Digital signage is big business, and video walls are helping to lead the market. According to experts at the Digital Signage Expo, video wall sales will reach 1 million units by 2015 and will experience double-digit growth over the next few years.
For value-added resellers (VARs), video walls pose an exciting opportunity for high-profile, high-end digital signage projects. However, with video wall work comes a new set of unique challenges. Of course, the hardware and software is slightly different; but you also must be prepared to tailor the content to the specific scale of each video wall project.
When designing content for digital signage video walls, keep the following six considerations in mind:
1. High-quality content is a must.
With certain digital signage applications, such as wayfinding or corporate announcement boards, some VARs might put a bit less emphasis on the content design phase. After all, the content – rather than the overall look and feel – really is king in many projects. But once digital signage is scaled up to video wall status, high-quality content is a must. Check and triple check your work, as even the smallest mistake takes on epic proportions in a video wall installation.
2. Images and text should be right-sized.
Nothing makes a video wall look unprofessional like overly small font and images. Both should be large enough to easily see and understand. Remember: Even though content looks impactful on your computer screen, it might not translate to the super-sized world of video walls. Design with big in mind.
3. Avoid certain effects.
On large video walls, certain graphic effects lead to distorted images, confusing text – and a failed message. For most video wall projects, you will want to avoid shades or glossy effects on text, which will appear distorted on the full-size display. Also, be sure to avoid certain color combinations, which can make text extremely difficult to read. Industry best practices recommend the following color combinations to achieve the best contrast ratio: black on yellow, black on white, yellow on black, white on blue, yellow on blue, green on white, blue on yellow and white on green.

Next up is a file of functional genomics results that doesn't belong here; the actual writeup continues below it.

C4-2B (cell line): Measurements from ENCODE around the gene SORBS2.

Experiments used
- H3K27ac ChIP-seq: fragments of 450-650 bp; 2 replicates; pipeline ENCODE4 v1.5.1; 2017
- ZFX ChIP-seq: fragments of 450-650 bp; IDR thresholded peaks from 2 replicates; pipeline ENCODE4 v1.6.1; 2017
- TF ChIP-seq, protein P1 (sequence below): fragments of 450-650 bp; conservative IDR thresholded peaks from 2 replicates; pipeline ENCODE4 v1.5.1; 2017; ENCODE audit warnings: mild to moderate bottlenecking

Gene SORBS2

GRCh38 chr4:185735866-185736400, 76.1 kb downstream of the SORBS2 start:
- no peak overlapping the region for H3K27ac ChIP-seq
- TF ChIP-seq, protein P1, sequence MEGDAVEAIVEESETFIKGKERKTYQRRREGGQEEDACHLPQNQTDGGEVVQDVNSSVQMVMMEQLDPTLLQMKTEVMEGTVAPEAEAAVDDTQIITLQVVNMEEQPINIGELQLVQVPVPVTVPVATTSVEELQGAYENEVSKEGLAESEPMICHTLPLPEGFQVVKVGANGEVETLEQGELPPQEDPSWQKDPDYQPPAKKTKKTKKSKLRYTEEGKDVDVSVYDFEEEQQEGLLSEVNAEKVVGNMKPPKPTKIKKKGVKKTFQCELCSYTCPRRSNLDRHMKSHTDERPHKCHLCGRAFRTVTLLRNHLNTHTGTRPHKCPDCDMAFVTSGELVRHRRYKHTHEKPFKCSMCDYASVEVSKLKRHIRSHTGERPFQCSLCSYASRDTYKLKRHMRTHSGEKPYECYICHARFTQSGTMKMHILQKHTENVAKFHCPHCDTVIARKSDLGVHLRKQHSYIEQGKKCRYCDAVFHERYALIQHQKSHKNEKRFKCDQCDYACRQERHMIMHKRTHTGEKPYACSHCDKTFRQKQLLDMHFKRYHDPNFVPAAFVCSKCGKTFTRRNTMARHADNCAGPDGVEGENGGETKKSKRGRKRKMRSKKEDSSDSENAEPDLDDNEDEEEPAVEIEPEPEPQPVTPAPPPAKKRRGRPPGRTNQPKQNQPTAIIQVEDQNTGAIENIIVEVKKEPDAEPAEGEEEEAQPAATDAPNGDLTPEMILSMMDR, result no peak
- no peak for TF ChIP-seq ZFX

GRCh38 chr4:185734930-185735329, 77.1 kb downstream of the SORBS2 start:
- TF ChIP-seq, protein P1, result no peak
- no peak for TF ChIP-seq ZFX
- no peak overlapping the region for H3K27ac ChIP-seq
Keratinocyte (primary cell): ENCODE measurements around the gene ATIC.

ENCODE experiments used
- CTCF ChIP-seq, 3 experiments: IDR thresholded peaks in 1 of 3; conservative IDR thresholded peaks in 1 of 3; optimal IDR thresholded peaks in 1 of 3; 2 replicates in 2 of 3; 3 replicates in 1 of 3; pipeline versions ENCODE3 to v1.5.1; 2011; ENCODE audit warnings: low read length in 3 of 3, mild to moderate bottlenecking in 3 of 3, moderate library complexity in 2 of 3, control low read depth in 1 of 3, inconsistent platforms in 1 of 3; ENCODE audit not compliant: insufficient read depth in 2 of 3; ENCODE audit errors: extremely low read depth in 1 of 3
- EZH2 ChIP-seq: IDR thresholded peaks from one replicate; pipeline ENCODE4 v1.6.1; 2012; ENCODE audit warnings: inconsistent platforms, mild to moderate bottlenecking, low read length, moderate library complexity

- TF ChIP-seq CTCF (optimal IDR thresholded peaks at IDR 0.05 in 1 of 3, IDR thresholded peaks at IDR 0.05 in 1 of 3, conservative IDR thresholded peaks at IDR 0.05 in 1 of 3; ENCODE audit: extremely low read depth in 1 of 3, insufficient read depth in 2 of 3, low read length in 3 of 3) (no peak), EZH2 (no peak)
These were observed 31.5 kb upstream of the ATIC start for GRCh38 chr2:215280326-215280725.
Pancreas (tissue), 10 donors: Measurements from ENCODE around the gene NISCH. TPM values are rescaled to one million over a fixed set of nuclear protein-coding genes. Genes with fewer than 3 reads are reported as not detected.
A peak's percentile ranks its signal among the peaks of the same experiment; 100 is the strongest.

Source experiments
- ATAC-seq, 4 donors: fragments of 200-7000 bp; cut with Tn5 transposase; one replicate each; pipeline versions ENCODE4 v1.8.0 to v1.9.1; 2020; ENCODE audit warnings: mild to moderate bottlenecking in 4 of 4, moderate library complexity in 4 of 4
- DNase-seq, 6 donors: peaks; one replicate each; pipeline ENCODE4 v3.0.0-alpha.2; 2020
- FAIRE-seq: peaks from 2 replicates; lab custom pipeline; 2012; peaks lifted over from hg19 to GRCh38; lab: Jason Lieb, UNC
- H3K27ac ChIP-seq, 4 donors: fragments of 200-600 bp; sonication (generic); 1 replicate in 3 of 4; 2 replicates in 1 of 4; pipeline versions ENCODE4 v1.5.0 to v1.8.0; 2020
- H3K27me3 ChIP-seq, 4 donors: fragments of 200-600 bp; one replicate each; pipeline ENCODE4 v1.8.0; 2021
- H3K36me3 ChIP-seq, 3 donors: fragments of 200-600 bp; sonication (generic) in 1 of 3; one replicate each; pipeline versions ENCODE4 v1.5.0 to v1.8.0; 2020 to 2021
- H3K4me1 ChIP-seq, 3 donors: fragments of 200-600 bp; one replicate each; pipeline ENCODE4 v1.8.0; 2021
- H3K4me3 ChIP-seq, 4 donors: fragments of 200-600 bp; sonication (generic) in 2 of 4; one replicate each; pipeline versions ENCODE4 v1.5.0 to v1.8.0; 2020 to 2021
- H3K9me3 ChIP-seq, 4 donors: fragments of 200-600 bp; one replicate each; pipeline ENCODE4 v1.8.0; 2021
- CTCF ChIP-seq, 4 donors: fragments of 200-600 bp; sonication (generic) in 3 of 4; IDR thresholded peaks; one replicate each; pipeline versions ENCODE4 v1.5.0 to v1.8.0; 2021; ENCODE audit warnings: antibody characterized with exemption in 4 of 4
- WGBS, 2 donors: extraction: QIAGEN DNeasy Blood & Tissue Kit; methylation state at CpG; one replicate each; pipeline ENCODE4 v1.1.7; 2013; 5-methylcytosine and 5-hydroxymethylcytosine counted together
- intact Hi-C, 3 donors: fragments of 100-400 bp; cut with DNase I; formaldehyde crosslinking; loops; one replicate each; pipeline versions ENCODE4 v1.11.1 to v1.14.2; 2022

4. Make the most of the technology.
Most often, the goal of a video wall is to create a single, unified display – not the appearance of several screens crammed together. To achieve that seamless look, be sure to consider the capabilities (and limitations) of your hardware and software. Then, design your content to work well in the dimensions of the video wall, using all of the available space and making the most of the technology’s capabilities. Keep in mind factors such as pixel resolution and pitch, which can have a huge impact on the quality of your displayed content.
5. Keep any text as accessible as possible.
Make text easy to read by sticking to Sans serif fonts (in most cases). Also, adjust the amount of text according to the setting. Is the video wall in the middle of a bustling airport? Keep the messaging short and to the point. Is the display part of a memorial, museum or other location where visitors are likely to linger? Then feel free to get a bit more wordy.
6. Carefully weigh simple vs. complex messaging.
Of course, the simpler your text is, the better it will look on large-scale video walls. No consumer wants to read 600 words of text in 200-point font. However, sometimes a more complex message is in order. In some cases, a simple, straightforward ad (think “Nike: Just Do It”) is best. For other projects, the content might need to delve deeper. This is where an understanding of your audience will come in handy, helping to guide you to exactly the right message.
Video walls pose an exciting business opportunity for VARs – but only if the content is done correctly. What best practices have you discovered regarding video wall content? What tips would you share with someone who is completely new to video walls?